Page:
For longer than there had been motor cars, there had been billy carts, some even drawn by billy goats (hence the name). In the UK and the USA these were also called soap-box carts. However, the need for speed begins in childhood, and unofficial races down hills were soon the norm in all communities.
Today, that need for speed is still there, and so are the gravity powered billy carts. In the UK, soap box derbies are still popular, such as the Red Bull race, held at the Goodwood Festival of Speed. (Is there anything that Red Bull doesn’t sponsor?)
This extends even to the Hill Tribes in Northern Thailand. During the Hmong New Year celebrations, “race” carts fashioned from the wooden carts used for hauling produce are entered, where Hmong boys and men will race against members of the Lisu, Engor, and Muser hilltribes. These races were sponsored by the Royal Project Foundation, the Tourism Authority of Thailand (TAT), and also the Red Bull brand energy drink. (There really isn’t anywhere without Red Bull, is there?)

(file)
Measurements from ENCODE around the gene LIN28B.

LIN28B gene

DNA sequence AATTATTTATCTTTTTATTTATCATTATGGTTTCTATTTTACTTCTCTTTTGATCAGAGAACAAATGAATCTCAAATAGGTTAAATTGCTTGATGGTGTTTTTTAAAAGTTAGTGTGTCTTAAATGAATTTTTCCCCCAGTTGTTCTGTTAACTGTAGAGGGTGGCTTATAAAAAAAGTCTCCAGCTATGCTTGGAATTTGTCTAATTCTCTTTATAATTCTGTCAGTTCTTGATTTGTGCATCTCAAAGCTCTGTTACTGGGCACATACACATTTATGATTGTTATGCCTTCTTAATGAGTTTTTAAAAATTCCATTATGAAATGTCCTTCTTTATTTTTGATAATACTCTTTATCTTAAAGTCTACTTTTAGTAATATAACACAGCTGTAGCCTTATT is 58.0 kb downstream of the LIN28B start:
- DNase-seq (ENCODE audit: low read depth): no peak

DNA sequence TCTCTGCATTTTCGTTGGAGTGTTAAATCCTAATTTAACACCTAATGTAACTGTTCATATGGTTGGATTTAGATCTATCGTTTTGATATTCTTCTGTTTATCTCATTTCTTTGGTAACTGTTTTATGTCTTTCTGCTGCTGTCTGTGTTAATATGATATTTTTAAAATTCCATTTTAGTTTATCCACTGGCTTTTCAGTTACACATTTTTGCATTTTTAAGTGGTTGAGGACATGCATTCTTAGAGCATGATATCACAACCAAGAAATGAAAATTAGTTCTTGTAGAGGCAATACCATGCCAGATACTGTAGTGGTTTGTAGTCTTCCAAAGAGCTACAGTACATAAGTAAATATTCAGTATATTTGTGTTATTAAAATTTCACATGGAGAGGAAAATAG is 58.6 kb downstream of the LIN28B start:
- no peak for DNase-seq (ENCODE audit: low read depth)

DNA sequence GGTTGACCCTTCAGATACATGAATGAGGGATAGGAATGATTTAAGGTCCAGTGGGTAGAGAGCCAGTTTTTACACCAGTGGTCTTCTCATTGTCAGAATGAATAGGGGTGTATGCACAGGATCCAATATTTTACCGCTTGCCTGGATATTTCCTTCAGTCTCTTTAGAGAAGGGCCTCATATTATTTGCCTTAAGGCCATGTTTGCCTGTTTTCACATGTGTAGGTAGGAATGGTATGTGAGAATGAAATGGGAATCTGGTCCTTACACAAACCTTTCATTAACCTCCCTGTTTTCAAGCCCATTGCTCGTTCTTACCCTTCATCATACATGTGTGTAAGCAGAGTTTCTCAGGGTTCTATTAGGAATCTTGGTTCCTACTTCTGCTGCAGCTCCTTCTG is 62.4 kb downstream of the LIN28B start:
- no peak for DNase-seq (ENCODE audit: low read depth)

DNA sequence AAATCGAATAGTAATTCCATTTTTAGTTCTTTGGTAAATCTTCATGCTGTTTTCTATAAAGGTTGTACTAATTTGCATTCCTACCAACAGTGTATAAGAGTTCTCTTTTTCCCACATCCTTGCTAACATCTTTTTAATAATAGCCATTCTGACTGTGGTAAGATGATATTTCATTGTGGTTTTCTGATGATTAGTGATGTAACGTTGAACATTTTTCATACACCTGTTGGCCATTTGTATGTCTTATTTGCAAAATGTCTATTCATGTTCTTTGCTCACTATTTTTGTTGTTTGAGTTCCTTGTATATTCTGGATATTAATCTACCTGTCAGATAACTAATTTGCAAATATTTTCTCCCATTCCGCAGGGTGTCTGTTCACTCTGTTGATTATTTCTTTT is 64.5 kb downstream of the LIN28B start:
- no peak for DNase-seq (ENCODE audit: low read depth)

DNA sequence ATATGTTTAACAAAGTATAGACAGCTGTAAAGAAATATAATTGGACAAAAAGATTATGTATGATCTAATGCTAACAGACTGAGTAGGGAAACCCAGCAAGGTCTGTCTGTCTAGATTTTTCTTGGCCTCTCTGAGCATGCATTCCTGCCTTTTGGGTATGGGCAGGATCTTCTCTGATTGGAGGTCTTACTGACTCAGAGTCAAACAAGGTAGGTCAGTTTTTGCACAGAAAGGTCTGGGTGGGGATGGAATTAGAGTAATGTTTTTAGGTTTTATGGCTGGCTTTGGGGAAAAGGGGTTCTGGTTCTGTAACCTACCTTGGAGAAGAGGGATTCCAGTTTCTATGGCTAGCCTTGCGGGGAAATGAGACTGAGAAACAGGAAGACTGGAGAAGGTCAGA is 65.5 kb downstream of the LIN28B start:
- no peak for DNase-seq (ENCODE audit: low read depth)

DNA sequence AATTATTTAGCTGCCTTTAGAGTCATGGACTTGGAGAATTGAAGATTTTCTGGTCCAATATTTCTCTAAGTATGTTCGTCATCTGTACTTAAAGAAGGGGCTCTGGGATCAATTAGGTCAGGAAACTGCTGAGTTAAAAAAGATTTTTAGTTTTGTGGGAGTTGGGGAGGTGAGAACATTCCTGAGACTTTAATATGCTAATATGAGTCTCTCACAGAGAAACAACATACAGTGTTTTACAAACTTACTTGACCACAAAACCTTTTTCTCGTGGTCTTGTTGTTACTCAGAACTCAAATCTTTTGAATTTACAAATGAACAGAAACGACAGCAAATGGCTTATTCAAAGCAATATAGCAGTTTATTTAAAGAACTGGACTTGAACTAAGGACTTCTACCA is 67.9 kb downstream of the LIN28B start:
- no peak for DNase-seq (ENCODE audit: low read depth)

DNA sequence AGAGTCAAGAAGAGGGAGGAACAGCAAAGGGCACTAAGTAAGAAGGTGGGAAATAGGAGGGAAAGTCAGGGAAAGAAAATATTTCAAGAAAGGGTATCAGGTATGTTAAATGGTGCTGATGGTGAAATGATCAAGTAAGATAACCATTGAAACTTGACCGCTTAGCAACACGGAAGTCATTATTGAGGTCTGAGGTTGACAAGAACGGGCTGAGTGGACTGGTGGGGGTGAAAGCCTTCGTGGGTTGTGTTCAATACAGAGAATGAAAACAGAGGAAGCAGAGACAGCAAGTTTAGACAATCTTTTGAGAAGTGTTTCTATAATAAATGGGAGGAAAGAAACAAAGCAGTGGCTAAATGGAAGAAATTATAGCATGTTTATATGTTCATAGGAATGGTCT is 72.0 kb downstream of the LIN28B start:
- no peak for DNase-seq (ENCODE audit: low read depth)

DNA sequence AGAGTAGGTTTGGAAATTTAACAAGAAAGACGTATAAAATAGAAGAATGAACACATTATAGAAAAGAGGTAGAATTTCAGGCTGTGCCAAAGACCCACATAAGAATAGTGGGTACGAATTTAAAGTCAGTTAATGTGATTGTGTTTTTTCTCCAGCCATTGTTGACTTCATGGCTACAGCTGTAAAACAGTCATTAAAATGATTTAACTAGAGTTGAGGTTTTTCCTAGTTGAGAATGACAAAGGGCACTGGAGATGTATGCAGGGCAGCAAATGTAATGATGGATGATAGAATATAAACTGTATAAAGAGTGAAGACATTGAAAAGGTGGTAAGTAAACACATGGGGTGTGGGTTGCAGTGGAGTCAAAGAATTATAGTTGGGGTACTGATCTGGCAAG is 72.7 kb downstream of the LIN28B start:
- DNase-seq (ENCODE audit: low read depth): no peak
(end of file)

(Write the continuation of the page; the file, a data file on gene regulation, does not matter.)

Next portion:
But what about children who lived in areas without hills? Enterprising fathers began by putting car starter motors on the wooden carts, along with a car battery. The electric powered cart was born, which amongst other things, gave birth to the go-kart (and the golf cart).
And of course, go-karts are where we once found Michael Schumacher, Lewis Hamilton and most of the other F1 drivers of today, some of which are sponsored by Red Bull, so we’re back to where we started.